Picture of เบญจพงศ์ พายะมงคล
ส่งงานครับ
by เบญจพงศ์ พายะมงคล - Saturday, 21 April 2007, 01:02 PM
 

MASLOW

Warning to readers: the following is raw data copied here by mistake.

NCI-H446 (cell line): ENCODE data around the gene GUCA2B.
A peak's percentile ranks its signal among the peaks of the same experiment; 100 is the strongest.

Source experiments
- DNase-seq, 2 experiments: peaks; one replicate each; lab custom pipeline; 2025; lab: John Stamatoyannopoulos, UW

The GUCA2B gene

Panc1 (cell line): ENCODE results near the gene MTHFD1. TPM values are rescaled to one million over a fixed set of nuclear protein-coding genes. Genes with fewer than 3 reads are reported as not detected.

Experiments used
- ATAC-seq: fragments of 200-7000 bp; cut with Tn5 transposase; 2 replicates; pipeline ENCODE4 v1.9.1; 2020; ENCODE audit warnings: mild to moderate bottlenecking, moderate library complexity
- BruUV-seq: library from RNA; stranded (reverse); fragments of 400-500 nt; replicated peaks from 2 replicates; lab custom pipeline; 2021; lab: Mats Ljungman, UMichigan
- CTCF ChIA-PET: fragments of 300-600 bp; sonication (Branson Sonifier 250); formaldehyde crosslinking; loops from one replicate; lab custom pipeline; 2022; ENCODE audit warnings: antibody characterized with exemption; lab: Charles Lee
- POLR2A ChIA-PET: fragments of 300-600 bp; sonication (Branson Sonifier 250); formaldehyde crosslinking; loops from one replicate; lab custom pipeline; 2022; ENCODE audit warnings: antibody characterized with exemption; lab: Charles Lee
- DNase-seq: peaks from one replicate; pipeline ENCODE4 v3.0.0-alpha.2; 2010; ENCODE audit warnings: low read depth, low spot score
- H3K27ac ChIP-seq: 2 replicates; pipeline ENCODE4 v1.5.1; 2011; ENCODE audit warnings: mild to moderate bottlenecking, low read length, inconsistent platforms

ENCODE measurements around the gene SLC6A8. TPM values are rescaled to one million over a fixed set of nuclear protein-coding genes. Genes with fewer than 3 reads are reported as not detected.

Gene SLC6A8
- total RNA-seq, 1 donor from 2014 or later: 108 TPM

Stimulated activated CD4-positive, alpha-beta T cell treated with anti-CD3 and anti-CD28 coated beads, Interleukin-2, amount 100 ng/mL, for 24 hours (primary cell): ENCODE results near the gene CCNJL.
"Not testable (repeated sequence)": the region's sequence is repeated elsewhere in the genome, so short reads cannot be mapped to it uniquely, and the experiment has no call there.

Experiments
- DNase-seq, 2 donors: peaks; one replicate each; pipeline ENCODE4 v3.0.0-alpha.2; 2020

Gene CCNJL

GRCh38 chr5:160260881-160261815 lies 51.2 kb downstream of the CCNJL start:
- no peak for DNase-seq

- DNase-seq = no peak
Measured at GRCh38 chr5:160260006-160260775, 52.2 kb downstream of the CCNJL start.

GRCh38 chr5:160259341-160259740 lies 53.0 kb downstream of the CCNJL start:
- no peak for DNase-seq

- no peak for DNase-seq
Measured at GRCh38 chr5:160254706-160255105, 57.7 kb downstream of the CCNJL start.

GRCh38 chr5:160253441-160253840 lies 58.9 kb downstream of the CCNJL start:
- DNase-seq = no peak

(1954) attempted to synthesize a large body of research related to human motivation. Prior to Maslow, researchers generally focused separately on such factors as biology, achievement, or power to explain what energizes, directs, and sustains human behavior. Maslow posited a hierarchy of human needs based on two groupings: deficiency needs and growth needs. Within the deficiency needs, each lower need must be met before moving to the next higher level. Once each of these needs has been satisfied, if at some future time a deficiency is detected, the individual will act to remove the deficiency. The first four levels are: According to Maslow, an individual is ready to act upon the growth needs if and only if the deficiency needs are met. Maslow's initial conceptualization included only one growth need--self-actualization. Self-actualized people are characterized by: 1) being problem-focused; 2) incorporating an ongoing freshness of appreciation of life; 3) a concern about personal growth; and 4) the ability to have peak experiences. Maslow later differentiated the growth need of self-actualization, specifically naming two lower-level growth needs prior to general level of self-actualization (Maslow & Lowery, 1998) and one beyond that level (Maslow, 1971). They are: Maslow's basic position is that as one becomes more self-actualized and self-transcendent, one becomes more wise (develops wisdom) and automatically knows what to do in a wide variety of situations. Daniels (2001) suggests that Maslow's ultimate conclusion that the highest levels of self-actualization are transcendent in their nature may be one of his most important contributions to the study of human behavior and motivation.Norwood (1999) proposes that Maslow's hierarchy can be used to describe the kinds of information that individual's seek at different levels. For example, individuals at the lowest level seek coping information in order to meet their basic needs. Information that is not directly connected to helping a person meet his or her needs in a very short time span is simply left unattended. Individuals at the safety level need helping information. They seek to be assisted in seeing how they can be safe and secure. Enlightening information is sought by individuals seeking to meet their belong ingness needs. Quite often this can be found in books or other materials on relationship development. Empowering information is sought by people at the esteem level. They are looking for information on how their ego can be developed. Finally, people in the growth levels of cogntive, aesthetic, and self-actualization seek edifying information. While Norwood does not specifically address the level of transcendence, I believe it safe to say that individuals at this stage would seek information on how to connect to something beyond themselves or to how others could be edified. Maslow published his first conceptualization of his theory over 50 years ago (Maslow, 1943) and it has since become one of the most popular and often cited theories of human motivation. An interesting phenomenon related to Maslow's work is that in spite of a lack of evidence to support his hierarchy, it enjoys wide acceptance (Wahba & Bridge well, 1976; Sober, Milford & Rosenthal, 1995). The few major studies that have been completed on the hierarchy seem to support the proposals of William James (1892/1962) and Mathes (1981) that there are three levels of human needs. James hypothesized the levels of material (physiological, safety), social (belongingness, esteem), and spiritual. Mathes proposed the three levels were physiological, belonginess, and self-actualization; he considered security and self-esteem as unwarranted. Alderfer (1972) developed a comparable hierarchy with his ERG (existence, relatedness, and growth) theory. His approach modified Maslow's theory based on the work of Gordon Allport (1960, 1961) who incorporated concepts from systems theory into his work on personality.